Twitter Sued For Enabling “Explosive Growth Of ISIS”

The widow of a man killed by ISIS has filed a lawsuit, accusing Twitter of allowing the terrorist group to spread its message.

Twitter Sued For Enabling “Explosive Growth Of ISIS”
Police officers and security forces stand guard outside a police training centre east of Amman on November 9, 2015, where a Jordanian officer shot dead two US soldiers and wounded two other Americans before killing himself. [Photo: STR/AFP/Getty Images]

The widow of a man killed in an attack on a Jordanian police training center filed a lawsuit against Twitter on Wednesday in San Francisco federal court, accusing the company of giving a mouthpiece to terrorist groups like ISIS–which took credit for the attack. The suit argues that ISIS has used Twitter to attract new recruits and to disseminate propaganda, and that the site has “knowingly or with willful blindness” aided terrorists as a result.

“Without Twitter, the explosive growth of ISIS over the last few years into the most-feared terrorist group in the world would not have been possible,” the complaint reads.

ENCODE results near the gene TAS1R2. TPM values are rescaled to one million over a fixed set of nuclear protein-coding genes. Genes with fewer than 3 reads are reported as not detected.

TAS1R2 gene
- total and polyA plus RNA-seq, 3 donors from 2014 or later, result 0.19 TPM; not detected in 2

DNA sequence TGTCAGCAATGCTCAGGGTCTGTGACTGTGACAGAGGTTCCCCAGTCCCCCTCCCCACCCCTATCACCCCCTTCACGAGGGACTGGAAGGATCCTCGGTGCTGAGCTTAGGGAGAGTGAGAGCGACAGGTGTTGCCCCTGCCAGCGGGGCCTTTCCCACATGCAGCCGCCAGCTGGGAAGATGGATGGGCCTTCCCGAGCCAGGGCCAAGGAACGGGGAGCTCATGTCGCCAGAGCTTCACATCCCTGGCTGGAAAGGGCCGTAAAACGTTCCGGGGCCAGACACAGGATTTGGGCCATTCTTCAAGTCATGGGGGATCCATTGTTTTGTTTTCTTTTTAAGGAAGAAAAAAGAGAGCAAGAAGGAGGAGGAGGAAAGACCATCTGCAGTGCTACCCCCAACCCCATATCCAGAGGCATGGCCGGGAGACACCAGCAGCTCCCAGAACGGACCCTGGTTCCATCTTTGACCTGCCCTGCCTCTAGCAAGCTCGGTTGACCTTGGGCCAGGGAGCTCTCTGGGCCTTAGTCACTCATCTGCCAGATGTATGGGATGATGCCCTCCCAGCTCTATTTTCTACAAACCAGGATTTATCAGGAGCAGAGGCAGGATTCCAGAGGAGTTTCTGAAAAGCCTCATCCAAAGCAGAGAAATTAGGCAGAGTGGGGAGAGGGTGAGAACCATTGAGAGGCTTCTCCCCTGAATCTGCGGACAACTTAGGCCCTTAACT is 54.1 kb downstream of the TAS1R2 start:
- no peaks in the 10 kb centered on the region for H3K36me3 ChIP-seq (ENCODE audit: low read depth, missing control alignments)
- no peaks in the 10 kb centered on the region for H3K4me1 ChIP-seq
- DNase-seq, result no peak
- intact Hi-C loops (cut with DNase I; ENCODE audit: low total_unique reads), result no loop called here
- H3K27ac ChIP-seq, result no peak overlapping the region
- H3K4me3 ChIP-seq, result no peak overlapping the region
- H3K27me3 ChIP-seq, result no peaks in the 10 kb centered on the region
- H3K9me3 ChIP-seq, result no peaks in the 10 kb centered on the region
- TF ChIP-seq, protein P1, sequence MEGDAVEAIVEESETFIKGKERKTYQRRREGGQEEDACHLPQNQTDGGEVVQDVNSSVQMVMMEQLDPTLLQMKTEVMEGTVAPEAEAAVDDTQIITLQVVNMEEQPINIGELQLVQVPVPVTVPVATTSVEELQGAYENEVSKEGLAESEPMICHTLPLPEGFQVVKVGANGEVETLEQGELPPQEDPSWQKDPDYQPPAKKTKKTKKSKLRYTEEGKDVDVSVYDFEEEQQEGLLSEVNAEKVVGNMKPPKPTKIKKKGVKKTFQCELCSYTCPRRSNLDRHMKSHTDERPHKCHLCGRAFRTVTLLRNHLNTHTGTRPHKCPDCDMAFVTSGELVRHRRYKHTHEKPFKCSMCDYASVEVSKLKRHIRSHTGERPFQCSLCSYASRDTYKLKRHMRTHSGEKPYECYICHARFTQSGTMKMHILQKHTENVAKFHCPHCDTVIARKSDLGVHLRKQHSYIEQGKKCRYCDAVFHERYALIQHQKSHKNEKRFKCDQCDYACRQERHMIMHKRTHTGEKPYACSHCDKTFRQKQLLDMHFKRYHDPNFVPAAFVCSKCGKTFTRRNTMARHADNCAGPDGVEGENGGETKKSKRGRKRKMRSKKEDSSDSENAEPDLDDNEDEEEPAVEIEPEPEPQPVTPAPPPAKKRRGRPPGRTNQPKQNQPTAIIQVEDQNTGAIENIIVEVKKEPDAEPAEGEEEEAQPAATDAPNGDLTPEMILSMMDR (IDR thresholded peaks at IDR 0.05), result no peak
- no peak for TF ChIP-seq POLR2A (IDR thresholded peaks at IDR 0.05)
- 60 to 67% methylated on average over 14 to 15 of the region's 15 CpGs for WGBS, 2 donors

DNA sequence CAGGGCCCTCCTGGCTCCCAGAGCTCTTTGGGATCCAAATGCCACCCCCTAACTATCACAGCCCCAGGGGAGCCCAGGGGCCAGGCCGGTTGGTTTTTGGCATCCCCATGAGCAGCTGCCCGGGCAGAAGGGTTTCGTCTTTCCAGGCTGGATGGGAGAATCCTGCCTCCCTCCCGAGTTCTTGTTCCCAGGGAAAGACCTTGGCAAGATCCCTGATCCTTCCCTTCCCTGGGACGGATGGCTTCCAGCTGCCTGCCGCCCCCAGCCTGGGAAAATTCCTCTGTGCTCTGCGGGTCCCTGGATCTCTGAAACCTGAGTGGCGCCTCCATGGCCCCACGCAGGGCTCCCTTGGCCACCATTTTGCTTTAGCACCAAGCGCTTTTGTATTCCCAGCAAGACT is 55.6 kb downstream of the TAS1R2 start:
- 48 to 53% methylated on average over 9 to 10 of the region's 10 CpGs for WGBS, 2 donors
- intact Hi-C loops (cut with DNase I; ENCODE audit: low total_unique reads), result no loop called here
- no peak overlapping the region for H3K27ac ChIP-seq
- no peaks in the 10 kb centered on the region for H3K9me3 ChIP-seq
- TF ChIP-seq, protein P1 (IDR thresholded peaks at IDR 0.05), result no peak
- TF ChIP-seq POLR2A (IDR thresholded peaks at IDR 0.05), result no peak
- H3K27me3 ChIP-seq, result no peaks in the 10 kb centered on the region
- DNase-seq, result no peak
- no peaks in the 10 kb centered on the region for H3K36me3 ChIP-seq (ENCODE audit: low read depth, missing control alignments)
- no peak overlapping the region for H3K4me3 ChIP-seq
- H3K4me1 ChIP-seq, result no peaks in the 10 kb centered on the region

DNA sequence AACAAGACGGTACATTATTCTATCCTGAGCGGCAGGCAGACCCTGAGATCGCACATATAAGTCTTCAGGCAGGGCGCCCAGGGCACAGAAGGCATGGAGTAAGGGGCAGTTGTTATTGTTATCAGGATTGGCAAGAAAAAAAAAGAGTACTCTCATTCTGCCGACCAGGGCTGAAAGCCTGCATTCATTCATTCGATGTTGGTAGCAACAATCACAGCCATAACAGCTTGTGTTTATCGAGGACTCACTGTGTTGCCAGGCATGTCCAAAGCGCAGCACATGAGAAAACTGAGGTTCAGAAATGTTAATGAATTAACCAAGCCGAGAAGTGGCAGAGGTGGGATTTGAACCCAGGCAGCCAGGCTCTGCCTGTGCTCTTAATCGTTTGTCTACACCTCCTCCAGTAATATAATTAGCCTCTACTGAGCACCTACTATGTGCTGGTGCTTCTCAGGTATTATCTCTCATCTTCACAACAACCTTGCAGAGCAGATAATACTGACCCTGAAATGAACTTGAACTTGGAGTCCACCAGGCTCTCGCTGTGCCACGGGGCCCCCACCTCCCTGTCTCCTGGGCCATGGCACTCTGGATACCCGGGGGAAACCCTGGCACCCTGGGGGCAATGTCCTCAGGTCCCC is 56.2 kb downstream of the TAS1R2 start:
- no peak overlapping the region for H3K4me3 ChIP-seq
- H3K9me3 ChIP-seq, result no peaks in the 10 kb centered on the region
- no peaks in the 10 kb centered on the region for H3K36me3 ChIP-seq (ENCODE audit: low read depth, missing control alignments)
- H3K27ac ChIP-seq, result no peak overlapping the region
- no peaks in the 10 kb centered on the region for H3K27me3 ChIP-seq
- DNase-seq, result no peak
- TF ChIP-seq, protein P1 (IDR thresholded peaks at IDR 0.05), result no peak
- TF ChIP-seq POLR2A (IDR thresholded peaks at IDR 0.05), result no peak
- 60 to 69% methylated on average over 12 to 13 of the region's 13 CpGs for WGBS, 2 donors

Tamara Fields, who lives in Cape Coral, Florida, is requesting unspecified compensation for her husband Lloyd “Carl” Fields Jr.’s death in November.

As Fast Company wrote recently, Twitter’s policy on hate speech regulates content that encourages violence or threats “on the basis of race, ethnicity, national origin, religion, sexual orientation, gender, gender identity, age, or disability.” But its rules are far less stringent than that of Facebook, which aims to remove any content that qualifies as hate speech.

“While we believe the lawsuit is without merit, we are deeply saddened to hear of this family’s terrible loss,” Twitter said in a statement to Bloomberg. “Violent threats and the promotion of terrorism deserve no place on Twitter and, like other social networks, our rules make that clear.”

[via Bloomberg]

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About the author

Pavithra Mohan is an assistant editor for Fast Company Digital. Her writing has previously been featured in Gizmodo and Popular Science magazine.



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